Students in the Community: Cleats for Bare Feets

Students in the Community: Cleats for Bare Feets

Soccer, also known as football, is the most played sport in the world and is an integral aspect of many countries’ cultures. However, not everyone who wants to play the “beautiful game” has access to equipment. Thousands of kids in underdeveloped areas do not have gear, forcing them to create makeshift goals and balls out of nearby raw materials. To combat this, seniors Lucas and Pablo Orjales, along with their older brother Andrés, began an organization which collects donated soccer cleats and sends them to kids around the world.

In 2012, the brothers realized that as they outgrew their cleats year after year, the old pairs were kept in a closet, simply taking up space. “We realized that there are people who can use these cleats in a better way,” Pablo Orjales said.

They decided to put them to good use, forming Your Cleats For Bare Feets with the goal of providing cleats to kids in need of shoes and soccer boots. Lucas, Pablo and Andrés Orjales started to collect cleats from Arlington and D.C. players with the help of their schools, Arlington Soccer Association (ASA) and the community.

The brothers first started at an ASA coaches game, where they collected about 150 cleats. “I did not expect it at all! I thought we would only get 10 cleats,” Lucas Orjales said, “but thanks to all the Arlington Travel kids, we managed to have a great start.”

By the end of 2012, a few months after their operation began, they had gathered hundreds of pairs of cleats and shipped them to Mozambique, Argentina and Haiti. To increase exposure and small-sized cleats, the Orjales’ created chapters at Key and Barrett Elementary, establishing donation bins. The donated cleats have gone to schools, soccer programs, teams, a church, a refugee camp and ultimately to players who cannot afford the necessary equipment. Often messages are sent back to Arlington giving thanks for the donations and sending pictures of the shoes in use.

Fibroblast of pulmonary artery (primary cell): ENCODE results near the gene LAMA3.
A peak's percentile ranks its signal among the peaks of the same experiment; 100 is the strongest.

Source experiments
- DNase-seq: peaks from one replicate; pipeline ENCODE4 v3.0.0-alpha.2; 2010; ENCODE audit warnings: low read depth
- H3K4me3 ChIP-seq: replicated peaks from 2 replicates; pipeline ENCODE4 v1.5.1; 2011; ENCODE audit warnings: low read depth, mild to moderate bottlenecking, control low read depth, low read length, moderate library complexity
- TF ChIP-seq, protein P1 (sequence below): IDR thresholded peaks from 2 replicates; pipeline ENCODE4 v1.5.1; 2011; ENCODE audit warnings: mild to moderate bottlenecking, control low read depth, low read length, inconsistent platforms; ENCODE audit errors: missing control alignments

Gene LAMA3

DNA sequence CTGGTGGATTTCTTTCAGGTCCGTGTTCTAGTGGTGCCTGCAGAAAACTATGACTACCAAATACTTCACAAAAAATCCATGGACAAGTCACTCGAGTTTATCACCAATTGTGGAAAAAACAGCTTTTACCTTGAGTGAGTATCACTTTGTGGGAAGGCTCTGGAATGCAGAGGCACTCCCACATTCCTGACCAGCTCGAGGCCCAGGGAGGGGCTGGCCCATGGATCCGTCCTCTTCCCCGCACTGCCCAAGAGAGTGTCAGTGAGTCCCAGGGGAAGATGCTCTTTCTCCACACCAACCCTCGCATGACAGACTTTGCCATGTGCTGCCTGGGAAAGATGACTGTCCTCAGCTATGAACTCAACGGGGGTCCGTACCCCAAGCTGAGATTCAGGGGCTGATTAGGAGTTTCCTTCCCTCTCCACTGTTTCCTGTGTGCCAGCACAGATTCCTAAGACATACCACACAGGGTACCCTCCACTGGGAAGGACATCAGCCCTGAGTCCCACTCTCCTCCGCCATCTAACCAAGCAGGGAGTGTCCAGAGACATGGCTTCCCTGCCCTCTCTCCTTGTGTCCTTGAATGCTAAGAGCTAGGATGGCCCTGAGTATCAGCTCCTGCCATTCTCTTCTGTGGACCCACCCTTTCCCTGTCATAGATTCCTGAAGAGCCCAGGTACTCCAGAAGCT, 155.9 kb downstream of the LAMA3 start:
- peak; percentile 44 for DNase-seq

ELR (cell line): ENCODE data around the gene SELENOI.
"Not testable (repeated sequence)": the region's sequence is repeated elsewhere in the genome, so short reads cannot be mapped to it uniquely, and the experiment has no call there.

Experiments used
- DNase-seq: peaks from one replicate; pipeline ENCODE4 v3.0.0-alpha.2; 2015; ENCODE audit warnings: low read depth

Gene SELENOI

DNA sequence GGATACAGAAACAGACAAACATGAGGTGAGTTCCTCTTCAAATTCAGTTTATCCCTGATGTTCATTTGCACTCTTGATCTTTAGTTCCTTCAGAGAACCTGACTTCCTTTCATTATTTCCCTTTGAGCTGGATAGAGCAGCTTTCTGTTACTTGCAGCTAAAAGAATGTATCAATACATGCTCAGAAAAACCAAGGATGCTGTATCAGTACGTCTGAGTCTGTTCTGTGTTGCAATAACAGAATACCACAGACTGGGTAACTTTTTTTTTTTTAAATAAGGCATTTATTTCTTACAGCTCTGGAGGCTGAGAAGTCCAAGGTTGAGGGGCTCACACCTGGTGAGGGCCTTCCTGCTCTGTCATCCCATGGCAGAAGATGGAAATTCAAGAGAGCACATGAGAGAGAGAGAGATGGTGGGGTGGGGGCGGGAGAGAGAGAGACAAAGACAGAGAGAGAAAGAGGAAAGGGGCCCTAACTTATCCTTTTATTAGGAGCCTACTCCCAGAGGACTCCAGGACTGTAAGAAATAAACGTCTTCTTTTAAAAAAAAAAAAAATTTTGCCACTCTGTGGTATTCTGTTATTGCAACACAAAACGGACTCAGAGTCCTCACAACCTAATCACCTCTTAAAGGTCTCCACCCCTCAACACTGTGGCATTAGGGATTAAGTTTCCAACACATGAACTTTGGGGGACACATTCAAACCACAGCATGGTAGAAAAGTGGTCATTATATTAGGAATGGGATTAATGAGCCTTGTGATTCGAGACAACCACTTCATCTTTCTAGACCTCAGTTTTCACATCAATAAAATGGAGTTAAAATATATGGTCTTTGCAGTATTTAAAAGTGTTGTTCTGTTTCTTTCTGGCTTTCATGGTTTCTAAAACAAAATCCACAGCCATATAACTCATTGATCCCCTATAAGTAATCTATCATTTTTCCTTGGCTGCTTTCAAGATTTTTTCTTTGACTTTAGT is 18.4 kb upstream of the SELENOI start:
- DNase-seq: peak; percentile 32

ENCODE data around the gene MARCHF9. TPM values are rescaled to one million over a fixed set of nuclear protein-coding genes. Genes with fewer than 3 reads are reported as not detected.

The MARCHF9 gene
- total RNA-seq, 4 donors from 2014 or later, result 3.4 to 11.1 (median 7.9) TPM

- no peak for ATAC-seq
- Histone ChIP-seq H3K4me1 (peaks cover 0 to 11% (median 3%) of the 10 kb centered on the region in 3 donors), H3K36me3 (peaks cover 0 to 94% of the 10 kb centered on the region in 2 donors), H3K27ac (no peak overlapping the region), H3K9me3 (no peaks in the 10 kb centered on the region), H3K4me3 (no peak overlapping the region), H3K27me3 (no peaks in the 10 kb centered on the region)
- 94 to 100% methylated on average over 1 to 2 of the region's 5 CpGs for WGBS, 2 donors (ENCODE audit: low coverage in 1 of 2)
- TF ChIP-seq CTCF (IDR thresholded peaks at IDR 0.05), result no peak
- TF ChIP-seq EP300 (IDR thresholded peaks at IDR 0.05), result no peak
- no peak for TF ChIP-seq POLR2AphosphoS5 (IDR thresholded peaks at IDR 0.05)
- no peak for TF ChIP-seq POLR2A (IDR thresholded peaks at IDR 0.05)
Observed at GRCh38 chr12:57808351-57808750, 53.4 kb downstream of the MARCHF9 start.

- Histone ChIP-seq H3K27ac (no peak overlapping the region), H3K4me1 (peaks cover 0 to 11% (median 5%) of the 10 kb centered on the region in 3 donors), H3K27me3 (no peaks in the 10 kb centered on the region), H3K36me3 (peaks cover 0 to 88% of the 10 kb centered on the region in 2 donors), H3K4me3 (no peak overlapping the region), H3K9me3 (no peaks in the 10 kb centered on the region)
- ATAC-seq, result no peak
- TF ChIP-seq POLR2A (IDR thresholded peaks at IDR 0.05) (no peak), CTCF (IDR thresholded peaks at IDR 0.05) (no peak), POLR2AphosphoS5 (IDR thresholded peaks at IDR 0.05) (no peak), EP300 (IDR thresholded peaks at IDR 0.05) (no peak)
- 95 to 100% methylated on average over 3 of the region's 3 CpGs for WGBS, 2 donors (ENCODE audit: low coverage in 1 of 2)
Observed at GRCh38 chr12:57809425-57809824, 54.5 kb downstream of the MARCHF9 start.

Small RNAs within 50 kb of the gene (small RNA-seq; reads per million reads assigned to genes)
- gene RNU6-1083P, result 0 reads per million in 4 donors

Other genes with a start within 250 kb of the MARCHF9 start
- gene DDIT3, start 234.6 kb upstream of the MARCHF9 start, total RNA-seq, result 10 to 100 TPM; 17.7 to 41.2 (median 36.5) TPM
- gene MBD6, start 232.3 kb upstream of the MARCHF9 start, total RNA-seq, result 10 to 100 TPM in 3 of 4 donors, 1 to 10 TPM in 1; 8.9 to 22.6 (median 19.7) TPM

The impact of the nonprofit’s work in seen both on and off the soccer field. One example of the cleats’ significance can be illustrated by the story of Davíd, a seven-year-old from the Dominican Republic, who was not allowed to go to school because he did not own shoes. Still, he walked seven miles a day to school and sat outside, listening, in order to learn. “When he received our cleats, he was finally able to learn and take notes on a desk, not through an open window,” Pablo Orjales said.

Since starting this initiative, the brothers have collected and distributed around one thousand pairs of soccer cleats to countries across the globe, from Botswana to India. The Orjales brothers, with the help from friends, clean the shoes by hand. After putting them in bags and boxes, they contact people who are travelling to areas in need, who help transport the packages without any cost. Many organizations contact Your Cleats for Bare Feets requesting donations, while the Orjales brothers get in touch with other programs about helping them with shoes. “Before the first coaches game, we were already talking to a school called The Happy School in India,” Lucas Orjales said. “They asked for 40 pairs of cleats.”

No matter how many are distributed, the demand for cleats is always constant. While it might not be possible to give shoes to every child in need, the Orjales brothers are determined to help others as much as they can. What started out as giving away old cleats became a movement that has involved the community and touches similar communities across the world, connecting people through their love of soccer. Pablo Orjales said, “Who would’ve thought that used cleats could be so much more than just a pair of shoes?”